Karl Tonks, an expert lawyer in industrial diseases and the Chairman of the Association of Personal Injury Solicitors of which Claire Lamb is affiliated, is asking for something to be done urgently for victims of asbestos-related sickness who are dying before receiving compensation.
He said it has been two years since the government had finalised the outcomes of consultations for plans to initiate an insurance fund.
Karl Tonks, as the head of the employers’ liability section at Fentons Solicitors, and in his position of president of the Association of Personal Injury Lawyers, said that it was vital that insurers did more to make sure that those thousands of employees who had become sick when it was not their fault receive just compensation for their suffering.
APIL has been campaigning for a fund to be set up to compensate workers who have suffered from industrial diseases and are unable to use insurers of their past employers.
Tonks stated that the proposal for an emergency fund for Employers Liability Insurance, which had been suggested many years ago would offer hope to individuals who were still not able to locate an insurer, which is quite similar to the present system for people injured in accidents with uninsured road users.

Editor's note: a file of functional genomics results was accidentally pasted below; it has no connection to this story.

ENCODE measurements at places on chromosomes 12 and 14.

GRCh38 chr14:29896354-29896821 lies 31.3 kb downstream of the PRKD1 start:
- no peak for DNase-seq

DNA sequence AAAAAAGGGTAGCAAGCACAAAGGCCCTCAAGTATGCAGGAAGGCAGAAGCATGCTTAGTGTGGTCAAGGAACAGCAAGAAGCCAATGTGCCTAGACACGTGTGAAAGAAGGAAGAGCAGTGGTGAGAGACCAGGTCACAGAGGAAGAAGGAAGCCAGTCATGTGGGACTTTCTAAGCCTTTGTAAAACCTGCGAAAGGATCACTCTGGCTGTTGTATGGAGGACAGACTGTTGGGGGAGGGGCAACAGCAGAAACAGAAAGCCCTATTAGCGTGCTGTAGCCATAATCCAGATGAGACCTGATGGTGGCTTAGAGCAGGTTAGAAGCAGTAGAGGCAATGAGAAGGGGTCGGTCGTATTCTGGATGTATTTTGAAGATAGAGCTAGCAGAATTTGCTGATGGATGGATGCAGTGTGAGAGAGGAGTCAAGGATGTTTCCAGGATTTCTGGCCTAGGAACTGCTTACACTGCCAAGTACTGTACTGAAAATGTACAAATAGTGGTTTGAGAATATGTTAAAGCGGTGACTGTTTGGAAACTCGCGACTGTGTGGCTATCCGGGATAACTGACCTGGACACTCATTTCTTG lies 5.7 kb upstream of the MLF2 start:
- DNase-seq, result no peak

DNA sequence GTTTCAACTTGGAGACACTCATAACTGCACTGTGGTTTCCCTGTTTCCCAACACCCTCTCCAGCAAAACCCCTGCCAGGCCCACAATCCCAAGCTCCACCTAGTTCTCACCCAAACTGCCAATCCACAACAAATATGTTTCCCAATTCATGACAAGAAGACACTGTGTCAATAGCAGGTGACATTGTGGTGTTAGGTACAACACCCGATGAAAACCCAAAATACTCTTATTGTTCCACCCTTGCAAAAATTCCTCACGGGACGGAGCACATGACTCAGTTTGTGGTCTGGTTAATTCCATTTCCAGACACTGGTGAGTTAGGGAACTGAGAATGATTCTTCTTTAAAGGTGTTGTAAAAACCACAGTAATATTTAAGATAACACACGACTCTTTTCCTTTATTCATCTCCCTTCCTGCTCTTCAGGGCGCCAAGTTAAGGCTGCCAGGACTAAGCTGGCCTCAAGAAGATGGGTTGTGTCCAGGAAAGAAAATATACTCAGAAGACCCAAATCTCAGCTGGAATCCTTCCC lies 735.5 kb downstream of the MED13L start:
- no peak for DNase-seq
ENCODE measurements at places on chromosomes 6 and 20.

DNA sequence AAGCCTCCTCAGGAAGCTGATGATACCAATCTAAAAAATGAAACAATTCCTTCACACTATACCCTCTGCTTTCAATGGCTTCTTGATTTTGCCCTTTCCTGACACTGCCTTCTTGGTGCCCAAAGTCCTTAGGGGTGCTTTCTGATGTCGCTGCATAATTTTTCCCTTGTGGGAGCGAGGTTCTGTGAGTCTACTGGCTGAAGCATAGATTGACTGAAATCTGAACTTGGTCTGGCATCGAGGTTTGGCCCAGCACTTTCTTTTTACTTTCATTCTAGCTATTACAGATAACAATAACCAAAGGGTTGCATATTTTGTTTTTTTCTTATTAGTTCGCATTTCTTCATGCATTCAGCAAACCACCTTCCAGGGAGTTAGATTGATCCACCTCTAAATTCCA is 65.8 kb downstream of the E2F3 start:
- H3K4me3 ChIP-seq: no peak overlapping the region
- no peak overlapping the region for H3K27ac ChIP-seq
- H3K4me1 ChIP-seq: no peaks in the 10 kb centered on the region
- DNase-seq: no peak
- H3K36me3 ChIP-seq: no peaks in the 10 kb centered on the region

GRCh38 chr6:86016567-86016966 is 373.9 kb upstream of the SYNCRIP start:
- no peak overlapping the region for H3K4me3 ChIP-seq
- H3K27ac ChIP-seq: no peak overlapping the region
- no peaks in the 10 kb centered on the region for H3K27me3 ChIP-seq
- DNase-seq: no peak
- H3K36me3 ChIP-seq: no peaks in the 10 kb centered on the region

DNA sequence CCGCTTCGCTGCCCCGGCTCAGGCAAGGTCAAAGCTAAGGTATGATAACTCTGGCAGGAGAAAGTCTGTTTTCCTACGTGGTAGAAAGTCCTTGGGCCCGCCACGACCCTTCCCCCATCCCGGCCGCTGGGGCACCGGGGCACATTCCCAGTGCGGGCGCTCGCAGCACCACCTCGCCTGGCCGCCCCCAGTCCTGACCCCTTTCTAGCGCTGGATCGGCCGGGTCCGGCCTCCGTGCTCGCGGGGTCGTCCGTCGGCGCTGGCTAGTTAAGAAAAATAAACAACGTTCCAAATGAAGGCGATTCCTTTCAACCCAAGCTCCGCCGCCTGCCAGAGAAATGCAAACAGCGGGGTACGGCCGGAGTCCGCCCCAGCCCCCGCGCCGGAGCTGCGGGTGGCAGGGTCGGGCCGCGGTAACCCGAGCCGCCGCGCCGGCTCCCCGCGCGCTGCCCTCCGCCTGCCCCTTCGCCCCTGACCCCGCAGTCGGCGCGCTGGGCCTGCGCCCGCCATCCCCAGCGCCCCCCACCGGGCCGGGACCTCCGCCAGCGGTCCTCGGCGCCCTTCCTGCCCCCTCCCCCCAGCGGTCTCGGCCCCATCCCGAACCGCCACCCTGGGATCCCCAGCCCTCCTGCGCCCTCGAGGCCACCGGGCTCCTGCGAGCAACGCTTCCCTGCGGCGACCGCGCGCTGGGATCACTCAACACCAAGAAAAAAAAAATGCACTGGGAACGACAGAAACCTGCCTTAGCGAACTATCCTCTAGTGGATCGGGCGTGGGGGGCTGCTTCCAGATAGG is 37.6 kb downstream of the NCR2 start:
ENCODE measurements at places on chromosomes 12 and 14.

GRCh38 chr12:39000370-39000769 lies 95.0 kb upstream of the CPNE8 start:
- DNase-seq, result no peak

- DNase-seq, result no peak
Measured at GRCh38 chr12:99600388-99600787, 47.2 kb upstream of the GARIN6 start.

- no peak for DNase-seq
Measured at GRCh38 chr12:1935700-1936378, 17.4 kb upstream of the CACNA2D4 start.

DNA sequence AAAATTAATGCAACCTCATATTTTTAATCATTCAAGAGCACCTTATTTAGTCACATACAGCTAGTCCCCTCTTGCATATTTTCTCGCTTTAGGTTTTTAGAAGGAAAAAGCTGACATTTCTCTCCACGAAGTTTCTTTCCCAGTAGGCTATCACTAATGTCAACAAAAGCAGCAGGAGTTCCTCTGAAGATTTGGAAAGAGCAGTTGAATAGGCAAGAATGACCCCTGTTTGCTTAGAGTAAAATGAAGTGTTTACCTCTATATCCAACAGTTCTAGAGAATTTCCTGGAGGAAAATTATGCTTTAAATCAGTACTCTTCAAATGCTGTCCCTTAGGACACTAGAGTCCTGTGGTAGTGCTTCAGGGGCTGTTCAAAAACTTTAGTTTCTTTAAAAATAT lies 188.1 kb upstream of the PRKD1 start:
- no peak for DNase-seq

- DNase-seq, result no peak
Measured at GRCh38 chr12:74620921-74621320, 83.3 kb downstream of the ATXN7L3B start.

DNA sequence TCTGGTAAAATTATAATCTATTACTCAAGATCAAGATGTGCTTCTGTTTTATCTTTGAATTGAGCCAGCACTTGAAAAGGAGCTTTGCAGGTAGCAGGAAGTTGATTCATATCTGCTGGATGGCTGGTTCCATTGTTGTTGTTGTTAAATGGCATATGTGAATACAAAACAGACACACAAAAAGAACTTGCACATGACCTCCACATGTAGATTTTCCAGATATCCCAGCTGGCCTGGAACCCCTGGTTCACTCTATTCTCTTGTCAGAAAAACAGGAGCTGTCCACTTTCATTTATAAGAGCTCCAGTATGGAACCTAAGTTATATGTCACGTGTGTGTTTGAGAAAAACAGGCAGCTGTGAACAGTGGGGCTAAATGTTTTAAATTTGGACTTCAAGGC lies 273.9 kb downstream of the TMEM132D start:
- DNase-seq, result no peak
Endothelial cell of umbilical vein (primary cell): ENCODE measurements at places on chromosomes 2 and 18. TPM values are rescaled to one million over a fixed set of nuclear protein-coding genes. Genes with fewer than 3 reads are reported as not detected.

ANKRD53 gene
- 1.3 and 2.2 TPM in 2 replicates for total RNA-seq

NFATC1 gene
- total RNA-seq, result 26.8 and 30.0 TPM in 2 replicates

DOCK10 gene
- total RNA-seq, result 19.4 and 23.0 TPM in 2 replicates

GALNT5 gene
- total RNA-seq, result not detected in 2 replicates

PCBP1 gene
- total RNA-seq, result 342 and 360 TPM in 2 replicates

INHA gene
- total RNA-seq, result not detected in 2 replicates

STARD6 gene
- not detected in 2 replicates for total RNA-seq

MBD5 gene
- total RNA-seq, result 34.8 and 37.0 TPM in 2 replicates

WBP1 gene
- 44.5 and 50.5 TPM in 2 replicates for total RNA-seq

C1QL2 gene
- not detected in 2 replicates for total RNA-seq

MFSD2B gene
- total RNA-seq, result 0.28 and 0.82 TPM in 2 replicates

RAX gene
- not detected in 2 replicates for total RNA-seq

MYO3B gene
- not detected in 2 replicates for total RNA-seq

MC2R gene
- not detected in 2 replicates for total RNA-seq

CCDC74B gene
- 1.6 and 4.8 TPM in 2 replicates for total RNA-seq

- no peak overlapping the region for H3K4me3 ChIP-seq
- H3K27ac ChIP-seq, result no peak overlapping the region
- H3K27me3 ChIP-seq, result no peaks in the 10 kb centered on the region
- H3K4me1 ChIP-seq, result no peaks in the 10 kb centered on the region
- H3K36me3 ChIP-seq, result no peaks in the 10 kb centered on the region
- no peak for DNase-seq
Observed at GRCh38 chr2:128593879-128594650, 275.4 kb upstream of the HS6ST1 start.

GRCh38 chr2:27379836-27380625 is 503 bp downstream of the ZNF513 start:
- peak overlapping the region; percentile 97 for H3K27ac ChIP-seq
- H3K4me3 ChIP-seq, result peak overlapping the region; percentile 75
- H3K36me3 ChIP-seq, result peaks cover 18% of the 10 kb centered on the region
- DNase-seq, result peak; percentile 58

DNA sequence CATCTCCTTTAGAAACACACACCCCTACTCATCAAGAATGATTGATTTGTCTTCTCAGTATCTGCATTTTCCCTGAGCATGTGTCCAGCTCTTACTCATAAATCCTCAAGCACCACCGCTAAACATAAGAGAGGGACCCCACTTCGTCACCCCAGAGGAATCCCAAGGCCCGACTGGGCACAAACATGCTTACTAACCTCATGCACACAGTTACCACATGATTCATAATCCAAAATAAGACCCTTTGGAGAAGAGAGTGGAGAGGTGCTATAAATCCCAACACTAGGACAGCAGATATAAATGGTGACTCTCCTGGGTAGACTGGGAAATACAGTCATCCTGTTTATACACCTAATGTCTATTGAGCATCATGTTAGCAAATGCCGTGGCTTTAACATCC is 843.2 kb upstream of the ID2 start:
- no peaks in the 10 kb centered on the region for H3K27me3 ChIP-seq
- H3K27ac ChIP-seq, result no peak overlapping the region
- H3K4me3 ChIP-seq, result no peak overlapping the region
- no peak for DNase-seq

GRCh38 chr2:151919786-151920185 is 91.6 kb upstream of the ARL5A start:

He emphasised that an insurance fund was urgent, and it should offer suitable compensation for injured employees. Too often workers were put at risk at work which brings on an illness many years on, like asbestos related diseases, during that period insurance records are often lost or have been destroyed.
He further stated that for people who were put at risk a long time ago and now have to suffer the consequences, finding the insurance company is just pot luck. The whole situation was certainly not their fault and they should be offered the chance at justice because of it. In the process, insurers have gained the premiums, but due to circumstances are not acting responsibly towards the people, many of whom will die just because they did a day’s work.
He concluded by saying that it is time for insurers to front up to their responsibilities.